Corporate Banner
Satellite Banner
Technology
Networks
Scientific Communities
 
Become a Member | Sign in
Home>News>This Article
  News
Return

Nanofibrillar Cellulose Film to Ease Performing Medical Tests

Published: Thursday, October 25, 2012
Last Updated: Thursday, October 25, 2012
Bookmark and Share
New environmentally friendly, reliable nanofibrillar cellulose (NFC) platforms are more diverse than plastic films.

New film can be made, for instance, hydrophobic, hydrophilic and the electric charge can be changed. This will enhance the possibility of conducting thousands of different medical tests at home or in physicians’ receptions instead of waiting for results from laboratories.

 A platform is coated with the new film in the factory. The film is injected with substances that will react to the tested substance. At the place of testing, blood, water or another test material will be applied on to the film. The antibody injected onto the film will absorb the sample, depending on whether it contains substances causing allergic reactions, or bacteria, for example. Then the test result is visualised with the help of colour changing chemistry, for example.

Thanks to the new film, various tests can be conducted faster without compromising reliability. It will now be easier to detect microbes that cause illnesses in the physician’s reception, or to monitor allergens at home. In addition to medical diagnostics, the film can be utilised to study water purity, for example, says doctoral candidate Hannes Orelma at Aalto University.

Previous attempts to produce a nanofibrillar cellulose platform have failed when the porous plate absorbed part of the sample. Now researchers have developed a method of producing a water proof nanofibrillar cellulose gel that will not absorb samples. They have also made great efforts to ensure sufficient film durability.

The article Surface Functionalized Nanofibrillar Cellulose (NFC) Film as a Platform for Immunoassays and Diagnostics was published in Biointephases journal. North Carolina State University participated in the study in addition to Aalto University. The research project was funded by Tekes - Finnish Funding Agency for Technology and Innovation. The article online (springerlink.com).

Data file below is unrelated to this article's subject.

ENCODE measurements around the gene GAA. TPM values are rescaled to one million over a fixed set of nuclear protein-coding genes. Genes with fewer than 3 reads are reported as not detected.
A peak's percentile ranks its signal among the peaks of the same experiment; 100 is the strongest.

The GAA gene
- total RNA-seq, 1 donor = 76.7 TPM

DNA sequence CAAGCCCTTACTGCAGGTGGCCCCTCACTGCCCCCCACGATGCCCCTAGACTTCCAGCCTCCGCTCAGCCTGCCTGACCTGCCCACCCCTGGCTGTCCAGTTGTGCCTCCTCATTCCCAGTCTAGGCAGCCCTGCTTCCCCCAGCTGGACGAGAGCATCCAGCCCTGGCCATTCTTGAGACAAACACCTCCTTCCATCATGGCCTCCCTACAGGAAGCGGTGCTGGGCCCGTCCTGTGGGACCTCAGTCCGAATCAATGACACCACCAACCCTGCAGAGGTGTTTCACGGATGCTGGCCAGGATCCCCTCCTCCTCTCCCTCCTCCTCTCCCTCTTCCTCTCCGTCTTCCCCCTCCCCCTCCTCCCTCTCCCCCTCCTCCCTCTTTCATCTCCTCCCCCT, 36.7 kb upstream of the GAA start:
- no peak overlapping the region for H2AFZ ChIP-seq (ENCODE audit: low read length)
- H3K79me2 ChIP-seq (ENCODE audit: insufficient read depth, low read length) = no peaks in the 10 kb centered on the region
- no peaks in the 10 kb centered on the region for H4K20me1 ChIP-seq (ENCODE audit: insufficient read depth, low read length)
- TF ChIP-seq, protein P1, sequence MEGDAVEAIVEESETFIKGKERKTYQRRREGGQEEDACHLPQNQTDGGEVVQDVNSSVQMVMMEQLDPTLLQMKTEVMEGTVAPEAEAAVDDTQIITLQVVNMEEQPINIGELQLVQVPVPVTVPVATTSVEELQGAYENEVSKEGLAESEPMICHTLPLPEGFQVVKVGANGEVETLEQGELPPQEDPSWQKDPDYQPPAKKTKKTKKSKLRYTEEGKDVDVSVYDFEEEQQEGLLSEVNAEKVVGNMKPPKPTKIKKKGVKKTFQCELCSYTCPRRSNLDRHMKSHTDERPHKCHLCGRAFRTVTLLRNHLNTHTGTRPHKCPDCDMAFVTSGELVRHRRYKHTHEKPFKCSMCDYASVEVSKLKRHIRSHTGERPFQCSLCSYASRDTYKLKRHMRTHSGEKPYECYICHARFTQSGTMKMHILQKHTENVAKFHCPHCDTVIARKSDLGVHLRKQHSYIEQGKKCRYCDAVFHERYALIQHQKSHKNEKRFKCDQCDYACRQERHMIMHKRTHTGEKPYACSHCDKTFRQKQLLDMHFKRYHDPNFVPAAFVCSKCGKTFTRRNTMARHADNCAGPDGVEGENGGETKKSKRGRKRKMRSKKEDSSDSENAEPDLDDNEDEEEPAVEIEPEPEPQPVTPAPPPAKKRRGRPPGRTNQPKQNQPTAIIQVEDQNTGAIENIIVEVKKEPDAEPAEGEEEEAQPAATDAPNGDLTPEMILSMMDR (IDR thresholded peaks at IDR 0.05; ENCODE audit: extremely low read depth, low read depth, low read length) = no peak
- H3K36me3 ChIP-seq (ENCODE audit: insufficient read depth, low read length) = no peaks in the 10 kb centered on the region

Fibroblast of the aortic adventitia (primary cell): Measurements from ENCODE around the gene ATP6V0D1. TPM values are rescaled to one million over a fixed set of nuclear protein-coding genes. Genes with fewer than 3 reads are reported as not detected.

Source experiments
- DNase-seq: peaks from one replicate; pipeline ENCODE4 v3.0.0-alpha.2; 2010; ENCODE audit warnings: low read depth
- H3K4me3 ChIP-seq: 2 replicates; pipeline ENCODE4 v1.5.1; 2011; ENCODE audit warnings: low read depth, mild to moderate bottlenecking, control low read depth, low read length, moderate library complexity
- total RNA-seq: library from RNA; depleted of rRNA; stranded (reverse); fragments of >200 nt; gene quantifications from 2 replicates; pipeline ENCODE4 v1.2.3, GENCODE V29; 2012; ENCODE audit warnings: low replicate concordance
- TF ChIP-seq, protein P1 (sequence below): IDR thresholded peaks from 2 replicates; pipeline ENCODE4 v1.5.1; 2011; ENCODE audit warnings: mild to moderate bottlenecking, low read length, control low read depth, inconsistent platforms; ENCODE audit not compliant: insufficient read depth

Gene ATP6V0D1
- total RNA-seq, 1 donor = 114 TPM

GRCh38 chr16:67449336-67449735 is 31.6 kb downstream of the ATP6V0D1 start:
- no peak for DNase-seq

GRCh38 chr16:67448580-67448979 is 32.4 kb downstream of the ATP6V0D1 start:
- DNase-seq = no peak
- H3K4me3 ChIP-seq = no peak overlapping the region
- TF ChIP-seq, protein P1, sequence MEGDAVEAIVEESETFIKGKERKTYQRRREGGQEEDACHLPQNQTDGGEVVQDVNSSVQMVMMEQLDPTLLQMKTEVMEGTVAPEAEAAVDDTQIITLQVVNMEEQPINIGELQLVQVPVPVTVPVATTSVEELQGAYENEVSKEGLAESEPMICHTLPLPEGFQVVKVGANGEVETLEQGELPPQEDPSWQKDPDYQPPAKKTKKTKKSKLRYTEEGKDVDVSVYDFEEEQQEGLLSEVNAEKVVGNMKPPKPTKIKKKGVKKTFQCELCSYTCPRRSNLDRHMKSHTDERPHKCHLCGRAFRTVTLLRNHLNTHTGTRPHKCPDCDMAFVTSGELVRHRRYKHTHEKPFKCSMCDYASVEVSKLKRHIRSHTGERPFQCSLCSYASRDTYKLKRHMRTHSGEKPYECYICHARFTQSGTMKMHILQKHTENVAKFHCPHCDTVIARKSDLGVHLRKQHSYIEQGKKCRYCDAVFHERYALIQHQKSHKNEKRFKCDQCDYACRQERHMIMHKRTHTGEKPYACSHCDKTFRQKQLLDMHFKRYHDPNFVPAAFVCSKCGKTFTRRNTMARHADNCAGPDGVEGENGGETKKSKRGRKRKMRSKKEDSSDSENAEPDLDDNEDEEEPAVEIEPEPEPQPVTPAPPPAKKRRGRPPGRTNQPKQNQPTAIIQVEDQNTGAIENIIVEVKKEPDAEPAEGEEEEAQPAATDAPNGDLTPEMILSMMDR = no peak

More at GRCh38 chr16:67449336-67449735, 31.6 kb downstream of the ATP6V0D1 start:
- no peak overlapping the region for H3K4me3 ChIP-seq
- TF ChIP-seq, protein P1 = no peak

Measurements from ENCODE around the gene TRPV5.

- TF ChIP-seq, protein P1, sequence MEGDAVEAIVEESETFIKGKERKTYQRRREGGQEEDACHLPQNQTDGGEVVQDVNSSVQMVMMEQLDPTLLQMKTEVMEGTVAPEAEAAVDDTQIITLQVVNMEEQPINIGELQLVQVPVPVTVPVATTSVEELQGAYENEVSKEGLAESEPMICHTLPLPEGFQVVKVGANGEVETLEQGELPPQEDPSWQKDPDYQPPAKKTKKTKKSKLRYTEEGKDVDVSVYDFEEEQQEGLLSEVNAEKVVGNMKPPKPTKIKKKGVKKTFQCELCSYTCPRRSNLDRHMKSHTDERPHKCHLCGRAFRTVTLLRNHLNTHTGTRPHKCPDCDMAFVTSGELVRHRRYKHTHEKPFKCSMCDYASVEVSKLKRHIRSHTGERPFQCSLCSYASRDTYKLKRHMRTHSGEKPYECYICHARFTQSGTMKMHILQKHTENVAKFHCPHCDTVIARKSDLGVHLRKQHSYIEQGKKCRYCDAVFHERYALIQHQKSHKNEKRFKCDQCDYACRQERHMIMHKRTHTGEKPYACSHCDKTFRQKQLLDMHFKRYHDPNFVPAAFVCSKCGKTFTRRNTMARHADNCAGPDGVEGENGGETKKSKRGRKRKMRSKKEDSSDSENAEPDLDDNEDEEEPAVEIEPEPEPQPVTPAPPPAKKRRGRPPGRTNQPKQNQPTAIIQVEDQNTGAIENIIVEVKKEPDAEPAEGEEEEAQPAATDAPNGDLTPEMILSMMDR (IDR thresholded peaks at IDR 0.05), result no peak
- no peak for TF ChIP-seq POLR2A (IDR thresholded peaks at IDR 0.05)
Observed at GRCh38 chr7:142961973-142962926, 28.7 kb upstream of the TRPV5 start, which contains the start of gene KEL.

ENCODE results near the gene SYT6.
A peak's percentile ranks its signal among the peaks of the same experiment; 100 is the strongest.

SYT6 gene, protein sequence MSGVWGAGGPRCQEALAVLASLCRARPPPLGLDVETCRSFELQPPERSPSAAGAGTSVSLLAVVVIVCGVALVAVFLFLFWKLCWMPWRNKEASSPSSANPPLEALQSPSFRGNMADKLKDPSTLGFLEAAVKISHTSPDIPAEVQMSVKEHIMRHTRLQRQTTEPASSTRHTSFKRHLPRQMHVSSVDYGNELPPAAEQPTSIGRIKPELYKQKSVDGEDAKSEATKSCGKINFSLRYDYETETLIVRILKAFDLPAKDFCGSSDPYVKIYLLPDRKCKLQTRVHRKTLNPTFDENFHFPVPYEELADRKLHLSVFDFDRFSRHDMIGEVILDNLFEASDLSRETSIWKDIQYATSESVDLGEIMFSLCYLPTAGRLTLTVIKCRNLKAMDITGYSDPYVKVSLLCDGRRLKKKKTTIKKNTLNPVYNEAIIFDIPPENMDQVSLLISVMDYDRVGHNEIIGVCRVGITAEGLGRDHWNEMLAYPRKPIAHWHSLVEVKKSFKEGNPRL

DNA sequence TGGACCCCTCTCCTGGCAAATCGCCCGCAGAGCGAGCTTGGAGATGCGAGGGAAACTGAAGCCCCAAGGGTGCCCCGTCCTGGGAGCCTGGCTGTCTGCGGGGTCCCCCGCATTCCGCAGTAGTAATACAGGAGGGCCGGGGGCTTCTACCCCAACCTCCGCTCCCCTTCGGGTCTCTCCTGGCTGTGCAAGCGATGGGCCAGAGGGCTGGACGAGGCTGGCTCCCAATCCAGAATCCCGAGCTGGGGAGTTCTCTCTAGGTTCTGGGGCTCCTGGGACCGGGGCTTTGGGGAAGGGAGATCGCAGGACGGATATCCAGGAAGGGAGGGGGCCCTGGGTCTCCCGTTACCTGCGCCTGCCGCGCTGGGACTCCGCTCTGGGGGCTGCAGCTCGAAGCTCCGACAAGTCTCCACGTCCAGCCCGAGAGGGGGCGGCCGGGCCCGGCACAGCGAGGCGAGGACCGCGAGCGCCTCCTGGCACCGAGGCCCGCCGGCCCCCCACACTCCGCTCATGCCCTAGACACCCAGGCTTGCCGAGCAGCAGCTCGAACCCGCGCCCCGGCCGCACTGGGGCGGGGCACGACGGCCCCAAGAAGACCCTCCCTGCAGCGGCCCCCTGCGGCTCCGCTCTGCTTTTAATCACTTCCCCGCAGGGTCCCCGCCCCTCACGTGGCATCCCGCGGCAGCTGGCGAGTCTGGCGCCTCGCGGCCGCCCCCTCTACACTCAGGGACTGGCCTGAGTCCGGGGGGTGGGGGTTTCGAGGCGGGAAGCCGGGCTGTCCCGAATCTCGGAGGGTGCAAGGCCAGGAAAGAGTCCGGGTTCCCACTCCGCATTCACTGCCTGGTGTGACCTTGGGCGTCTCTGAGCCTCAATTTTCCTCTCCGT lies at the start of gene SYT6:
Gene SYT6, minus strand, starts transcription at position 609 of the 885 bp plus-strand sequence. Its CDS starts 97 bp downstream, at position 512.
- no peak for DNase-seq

Further Information

Join For Free

Access to this exclusive content is for Technology Networks Premium members only.

Join Technology Networks Premium for free access to:

  • Exclusive articles
  • Presentations from international conferences
  • Over 3,100+ scientific posters on ePosters
  • More Than 4,500+ scientific videos on LabTube
  • 35 community eNewsletters


Sign In



Forgotten your details? Click Here
If you are not a member you can join here

*Please note: By logging into TechnologyNetworks.com you agree to accept the use of cookies. To find out more about the cookies we use and how to delete them, see our privacy policy.

Related Content

Gut Microbiomes Of Infants Have An Impact On Autoimmunity
Exposure to pathogens early in life is beneficial to the education and development of the human immune system.
Tuesday, May 03, 2016
Efficiency record for black silicon solar cells jumps
Researchers from have obtained the record-breaking efficiency of 22.1% on nanostructured silicon solar cells as certified by Fraunhofer ISE CalLab
Tuesday, May 19, 2015
Nanocrystalline Cellulose Modified into an Efficient Viral Inhibitor
Researchers have succeeded in creating a surface on nano-sized cellulose crystals that imitates a biological structure.
Wednesday, April 16, 2014
Scientific News
The Rise of 3D Cell Culture and in vitro Model Systems for Drug Discovery and Toxicology
An overview of the current technology and the challenges and benefits over 2D cell culture models plus some of the latest advances relating to human health research.
Grant Supports Project To Develop Simple Test To Screen For Cervical Cancer
UCLA Engineering announces funding from Bill and Melinda Gates Foundation.
Injecting New Life into Old Antibiotics
A new fully synthetic way to make a class of antibiotics called macrolides from simple building blocks is set to open up a new front in the fight against antimicrobial drug resistance.
Insight into Bacterial Resilience and Antibiotic Targets
Variant of CRISPR technology paired with computerized imaging reveals essential gene networks in bacteria.
Advancing Protein Visualization
Cryo-EM methods can determine structures of small proteins bound to potential drug candidates.
Alzheimer’s Protein Serves as Natural Antibiotic
Alzheimer's-associated amyloid plaques may be part of natural process to trap microbes, findings suggest new therapeutic strategies.
Slime Mold Reveals Clues to Immune Cells’ Directional Abilities
Study from UC San Diego identifies a protein involved in the directional ability of a slime mold.
How Do You Kill A Malaria Parasite?
Drexel University scientists have discovered an unusual mechanism for how two new antimalarial drugs operate: They give the parasite’s skin a boost in cholesterol, making it unable to traverse the narrow labyrinths of the human bloodstream. The drugs also seem to trick the parasite into reproducing prematurely.
Illuminating Hidden Gene Regulators
New super-resolution technique visualizes important role of short-lived enzyme clusters.
Supressing Intenstinal Analphylaxis in Peanut Allergy
Study from National Jewish Health shows that blockade of histamine receptors suppresses intestinal anaphylaxis in peanut allergy.
Scroll Up
Scroll Down
Skyscraper Banner

Skyscraper Banner
Go to LabTube
Go to eposters
 
Access to the latest scientific news
Exclusive articles
Upload and share your posters on ePosters
Latest presentations and webinars
View a library of 1,800+ scientific and medical posters
3,100+ scientific and medical posters
A library of 2,500+ scientific videos on LabTube
4,500+ scientific videos
Close
Premium CrownJOIN TECHNOLOGY NETWORKS PREMIUM FOR FREE!